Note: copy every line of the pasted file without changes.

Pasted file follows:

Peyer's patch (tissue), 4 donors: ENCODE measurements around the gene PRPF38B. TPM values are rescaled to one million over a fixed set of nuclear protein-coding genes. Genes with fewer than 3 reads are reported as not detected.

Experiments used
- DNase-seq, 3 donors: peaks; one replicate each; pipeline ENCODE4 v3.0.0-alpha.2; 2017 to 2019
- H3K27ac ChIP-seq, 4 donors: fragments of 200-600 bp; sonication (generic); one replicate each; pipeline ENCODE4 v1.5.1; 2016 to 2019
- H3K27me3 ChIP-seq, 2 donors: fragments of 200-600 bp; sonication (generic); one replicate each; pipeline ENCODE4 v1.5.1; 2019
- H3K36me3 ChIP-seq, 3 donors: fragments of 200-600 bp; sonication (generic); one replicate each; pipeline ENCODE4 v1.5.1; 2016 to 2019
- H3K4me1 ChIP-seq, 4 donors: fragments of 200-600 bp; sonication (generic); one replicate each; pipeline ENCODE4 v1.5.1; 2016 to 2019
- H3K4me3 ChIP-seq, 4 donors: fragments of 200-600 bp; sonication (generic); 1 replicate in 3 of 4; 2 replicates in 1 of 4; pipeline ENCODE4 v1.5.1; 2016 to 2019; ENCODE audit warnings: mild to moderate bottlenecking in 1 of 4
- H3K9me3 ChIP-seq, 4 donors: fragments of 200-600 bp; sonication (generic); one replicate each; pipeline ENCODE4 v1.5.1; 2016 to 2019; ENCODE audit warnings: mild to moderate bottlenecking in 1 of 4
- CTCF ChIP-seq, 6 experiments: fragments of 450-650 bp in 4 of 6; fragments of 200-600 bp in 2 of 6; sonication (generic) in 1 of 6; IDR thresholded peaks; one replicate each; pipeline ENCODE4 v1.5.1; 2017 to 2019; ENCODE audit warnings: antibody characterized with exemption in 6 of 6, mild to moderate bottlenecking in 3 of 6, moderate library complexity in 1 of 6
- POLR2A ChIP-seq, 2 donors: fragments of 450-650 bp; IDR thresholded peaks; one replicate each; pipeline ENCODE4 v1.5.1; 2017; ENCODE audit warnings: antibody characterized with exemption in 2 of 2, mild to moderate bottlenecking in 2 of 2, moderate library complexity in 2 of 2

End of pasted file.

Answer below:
Peyer's patch (tissue), 4 donors: ENCODE measurements around the gene PRPF38B. TPM values are rescaled to one million over a fixed set of nuclear protein-coding genes. Genes with fewer than 3 reads are reported as not detected.

Experiments used
- DNase-seq, 3 donors: peaks; one replicate each; pipeline ENCODE4 v3.0.0-alpha.2; 2017 to 2019
- H3K27ac ChIP-seq, 4 donors: fragments of 200-600 bp; sonication (generic); one replicate each; pipeline ENCODE4 v1.5.1; 2016 to 2019
- H3K27me3 ChIP-seq, 2 donors: fragments of 200-600 bp; sonication (generic); one replicate each; pipeline ENCODE4 v1.5.1; 2019
- H3K36me3 ChIP-seq, 3 donors: fragments of 200-600 bp; sonication (generic); one replicate each; pipeline ENCODE4 v1.5.1; 2016 to 2019
- H3K4me1 ChIP-seq, 4 donors: fragments of 200-600 bp; sonication (generic); one replicate each; pipeline ENCODE4 v1.5.1; 2016 to 2019
- H3K4me3 ChIP-seq, 4 donors: fragments of 200-600 bp; sonication (generic); 1 replicate in 3 of 4; 2 replicates in 1 of 4; pipeline ENCODE4 v1.5.1; 2016 to 2019; ENCODE audit warnings: mild to moderate bottlenecking in 1 of 4
- H3K9me3 ChIP-seq, 4 donors: fragments of 200-600 bp; sonication (generic); one replicate each; pipeline ENCODE4 v1.5.1; 2016 to 2019; ENCODE audit warnings: mild to moderate bottlenecking in 1 of 4
- CTCF ChIP-seq, 6 experiments: fragments of 450-650 bp in 4 of 6; fragments of 200-600 bp in 2 of 6; sonication (generic) in 1 of 6; IDR thresholded peaks; one replicate each; pipeline ENCODE4 v1.5.1; 2017 to 2019; ENCODE audit warnings: antibody characterized with exemption in 6 of 6, mild to moderate bottlenecking in 3 of 6, moderate library complexity in 1 of 6
- POLR2A ChIP-seq, 2 donors: fragments of 450-650 bp; IDR thresholded peaks; one replicate each; pipeline ENCODE4 v1.5.1; 2017; ENCODE audit warnings: antibody characterized with exemption in 2 of 2, mild to moderate bottlenecking in 2 of 2, moderate library complexity in 2 of 2